MRR Review: "Walking with Dinosaurs 3D"
on 2013-12-30 18:00
MRR Review: "Walking with Dinosaurs 3D"
Rating: PG Length: 87 minutes
Release Date: December 20, 2013
Directed by: Barry Cook, Neil Nightingale
"Walking with Dinosaurs 3D" takes viewers back millions of years to give them a glimpse of what the world might have been like when dinosaurs roamed the planet. Utilizing the same character designer who made realistic-looking dinosaurs for Disney's "Dinosaur" and the Discovery Channel's "Dinosaur Revolution," the film set out to give viewers the most realistic depiction yet of what the fearsome creatures were actually like.
That was the intention, anyway. The end result falls a little short of that goal, mainly because early plans for a silent feature that had only natural and animal sounds were scrapped by executives in favor of creating a feature with a bit of voice-acting star power. While the film that was released is enjoyable enough, it likely lost a lot of the impact it might have had if the original vision had been seen through to the end.
The film opens in the modern day, focusing on a teenage boy named Ricky (played by Charlie Rowe) who thinks that science is boring. Ricky is given the tooth of a dinosaur known as a gorgosaurus by his paleontologist uncle, Zack (played by Karl Urban), establishing a link to the main story; jumping back millions of years, we find out from a prehistoric bird named Alex (voiced by John Leguizamo) that the tooth was actually knocked out by a pachyrhinosaurus named Patchi (voiced by Justin Long), who is the actual lead in the film.
The runt of the litter, Patchi has to deal with his alpha-male brother Scowler (voiced by Skyler Stone) who attempts to exert his dominance over his younger sibling. Patchi also meets and falls in love with a female pachyrhinosaurus named Juniper (voiced by Tiya Sircar) as he struggles to explore the vast world around him. With Alex serving as a guide, Patchi begins to see not only that there is life beyond the herd but also that not every decision his brother makes is the right one.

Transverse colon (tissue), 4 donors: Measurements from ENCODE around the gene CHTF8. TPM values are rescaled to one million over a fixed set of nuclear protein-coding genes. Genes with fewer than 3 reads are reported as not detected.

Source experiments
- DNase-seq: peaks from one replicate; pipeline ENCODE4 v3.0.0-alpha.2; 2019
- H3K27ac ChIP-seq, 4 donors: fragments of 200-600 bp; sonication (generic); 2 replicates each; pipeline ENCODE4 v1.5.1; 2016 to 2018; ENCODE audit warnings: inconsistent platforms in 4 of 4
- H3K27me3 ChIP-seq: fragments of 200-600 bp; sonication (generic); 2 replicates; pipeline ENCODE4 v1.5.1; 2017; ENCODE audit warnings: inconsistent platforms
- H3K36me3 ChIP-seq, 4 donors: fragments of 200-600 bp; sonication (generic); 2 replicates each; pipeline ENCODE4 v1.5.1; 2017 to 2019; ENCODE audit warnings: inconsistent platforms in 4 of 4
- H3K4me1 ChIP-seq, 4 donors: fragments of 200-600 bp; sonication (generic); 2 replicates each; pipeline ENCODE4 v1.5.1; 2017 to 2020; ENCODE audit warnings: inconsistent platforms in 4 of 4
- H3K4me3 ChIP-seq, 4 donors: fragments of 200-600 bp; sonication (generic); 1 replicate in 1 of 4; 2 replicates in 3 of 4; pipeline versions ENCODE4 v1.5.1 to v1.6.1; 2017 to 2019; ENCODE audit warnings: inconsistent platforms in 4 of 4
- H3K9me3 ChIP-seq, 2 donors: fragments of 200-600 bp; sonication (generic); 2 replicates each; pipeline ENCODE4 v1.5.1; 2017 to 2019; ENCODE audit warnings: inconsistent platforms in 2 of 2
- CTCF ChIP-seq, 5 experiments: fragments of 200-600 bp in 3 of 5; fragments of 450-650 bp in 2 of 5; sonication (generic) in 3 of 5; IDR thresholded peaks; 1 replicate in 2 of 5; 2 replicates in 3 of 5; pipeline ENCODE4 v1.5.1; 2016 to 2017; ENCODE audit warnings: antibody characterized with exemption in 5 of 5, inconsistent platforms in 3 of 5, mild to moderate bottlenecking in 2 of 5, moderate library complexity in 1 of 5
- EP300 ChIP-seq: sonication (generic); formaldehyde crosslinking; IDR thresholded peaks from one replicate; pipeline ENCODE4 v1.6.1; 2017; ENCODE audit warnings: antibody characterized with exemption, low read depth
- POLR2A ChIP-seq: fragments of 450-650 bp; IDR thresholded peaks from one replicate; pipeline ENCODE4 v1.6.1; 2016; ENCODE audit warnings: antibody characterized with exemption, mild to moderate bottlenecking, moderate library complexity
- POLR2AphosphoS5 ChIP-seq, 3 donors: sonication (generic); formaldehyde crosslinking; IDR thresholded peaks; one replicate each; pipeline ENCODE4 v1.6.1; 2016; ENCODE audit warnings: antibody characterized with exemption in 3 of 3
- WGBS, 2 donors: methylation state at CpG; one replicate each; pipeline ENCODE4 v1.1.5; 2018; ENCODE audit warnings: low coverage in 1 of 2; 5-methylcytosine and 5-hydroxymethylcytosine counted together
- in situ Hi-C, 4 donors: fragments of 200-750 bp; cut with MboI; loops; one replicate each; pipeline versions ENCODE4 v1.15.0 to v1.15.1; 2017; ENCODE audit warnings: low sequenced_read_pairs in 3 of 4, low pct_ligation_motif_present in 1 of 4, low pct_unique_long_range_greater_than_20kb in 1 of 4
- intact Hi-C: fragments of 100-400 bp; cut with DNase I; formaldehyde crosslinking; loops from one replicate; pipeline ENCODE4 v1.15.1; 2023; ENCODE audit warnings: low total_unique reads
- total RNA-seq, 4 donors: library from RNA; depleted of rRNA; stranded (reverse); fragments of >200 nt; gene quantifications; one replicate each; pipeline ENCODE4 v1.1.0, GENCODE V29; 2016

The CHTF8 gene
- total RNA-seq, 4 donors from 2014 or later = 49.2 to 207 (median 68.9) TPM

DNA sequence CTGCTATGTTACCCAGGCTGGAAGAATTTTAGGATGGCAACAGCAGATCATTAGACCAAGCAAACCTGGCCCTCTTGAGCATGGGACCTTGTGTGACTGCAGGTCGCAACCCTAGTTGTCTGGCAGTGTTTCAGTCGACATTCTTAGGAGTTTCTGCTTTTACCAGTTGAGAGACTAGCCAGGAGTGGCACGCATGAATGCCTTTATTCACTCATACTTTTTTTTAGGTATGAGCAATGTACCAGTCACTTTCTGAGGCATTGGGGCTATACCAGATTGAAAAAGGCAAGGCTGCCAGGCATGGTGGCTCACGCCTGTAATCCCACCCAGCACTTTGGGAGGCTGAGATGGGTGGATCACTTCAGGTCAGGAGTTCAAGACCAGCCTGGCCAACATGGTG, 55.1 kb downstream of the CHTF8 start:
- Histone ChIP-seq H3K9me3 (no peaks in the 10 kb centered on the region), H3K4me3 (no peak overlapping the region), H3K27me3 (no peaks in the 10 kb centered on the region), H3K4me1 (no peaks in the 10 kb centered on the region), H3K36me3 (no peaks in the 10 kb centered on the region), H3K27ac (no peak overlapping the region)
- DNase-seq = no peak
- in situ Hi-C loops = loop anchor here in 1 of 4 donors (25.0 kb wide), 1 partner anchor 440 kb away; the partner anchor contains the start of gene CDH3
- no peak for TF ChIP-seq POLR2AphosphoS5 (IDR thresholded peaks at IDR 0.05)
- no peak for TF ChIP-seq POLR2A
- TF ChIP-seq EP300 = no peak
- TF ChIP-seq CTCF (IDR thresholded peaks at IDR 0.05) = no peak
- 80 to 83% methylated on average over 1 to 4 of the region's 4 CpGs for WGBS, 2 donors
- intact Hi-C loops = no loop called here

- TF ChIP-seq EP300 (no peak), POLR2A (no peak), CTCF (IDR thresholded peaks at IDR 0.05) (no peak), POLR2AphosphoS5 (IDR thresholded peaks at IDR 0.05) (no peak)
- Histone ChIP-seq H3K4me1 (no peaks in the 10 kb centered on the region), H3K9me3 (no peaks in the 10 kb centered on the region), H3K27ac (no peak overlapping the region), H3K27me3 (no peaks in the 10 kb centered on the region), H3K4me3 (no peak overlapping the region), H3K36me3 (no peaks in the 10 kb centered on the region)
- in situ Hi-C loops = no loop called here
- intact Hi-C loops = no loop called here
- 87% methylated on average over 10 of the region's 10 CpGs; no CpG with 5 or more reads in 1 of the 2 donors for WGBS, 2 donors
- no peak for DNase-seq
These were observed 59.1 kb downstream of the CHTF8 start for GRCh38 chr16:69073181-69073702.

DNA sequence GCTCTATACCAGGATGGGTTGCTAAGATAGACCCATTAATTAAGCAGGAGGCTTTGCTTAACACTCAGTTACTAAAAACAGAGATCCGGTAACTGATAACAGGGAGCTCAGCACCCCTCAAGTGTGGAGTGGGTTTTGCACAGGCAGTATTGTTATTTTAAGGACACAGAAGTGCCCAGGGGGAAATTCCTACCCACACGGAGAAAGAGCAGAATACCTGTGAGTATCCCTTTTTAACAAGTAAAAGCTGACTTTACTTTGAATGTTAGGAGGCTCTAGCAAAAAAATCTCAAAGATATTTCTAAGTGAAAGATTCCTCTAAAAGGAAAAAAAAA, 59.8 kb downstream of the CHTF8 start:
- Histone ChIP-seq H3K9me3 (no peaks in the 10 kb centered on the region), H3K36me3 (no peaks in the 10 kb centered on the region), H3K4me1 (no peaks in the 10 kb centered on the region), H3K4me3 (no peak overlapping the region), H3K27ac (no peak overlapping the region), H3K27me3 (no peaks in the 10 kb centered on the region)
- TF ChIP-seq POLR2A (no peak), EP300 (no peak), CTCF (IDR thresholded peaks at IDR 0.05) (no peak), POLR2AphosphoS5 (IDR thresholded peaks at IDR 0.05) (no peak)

Though Patchi and the tribe face several ordeals, the biggest is the aforementioned gorgosaurus, which hopes to feast on the herd as it migrates. When Scowler fails to take the threat seriously, Patchi realizes that his brother isn't the only leader in the herd and that he needs to take action if the herd is going to survive.
By the time we see Ricky and Zack again, the audience has almost forgotten that the film has a human element at all. Though the characters serve to bookend the film and show that dinosaurs can be cool (though this was probably never in much doubt), their presence doesn't add much to the overall movie. A cut of the film without the modern-day bookends would likely still tell the story just as effectively and wouldn't be much shorter.
The biggest problem with the film is that the addition of voice actors for the dinosaurs seems to largely be a last-minute decision. While being able to hear the characters talk might help some younger viewers to understand what's going on, not enough effort seems to have been put into converting the film into a movie with dialogue. The script seems a little unpolished at times, and the dinosaurs weren't animated to match the speaking roles. Characters' mouths don't move as they did in "Dinosaur" or other films with talking animals, leaving the voiceovers seemingly coming from nowhere as the characters converse.
That said, the dinosaurs themselves are pretty impressive and provide the film with some nice eye candy. Younger viewers and dinosaur enthusiasts likely won't care that the dinosaurs are talking without moving their mouths, and the film provides plenty of spectacle for them to enjoy. The 3D for the film is fairly well done too, making it an immersive visual treat.
All in all, this film could be fun for a family outing if you've got kids or are just a huge fan of dinosaurs. The animation is well done aside from the speech, the 3D is better than in a lot of films, and the voice acting is mostly solid, though Leguizamo and Long do ham it up a bit. Those who enjoyed the six-part BBC series that spawned the film may also appreciate this fun family flick.
Rating: 3 out of 5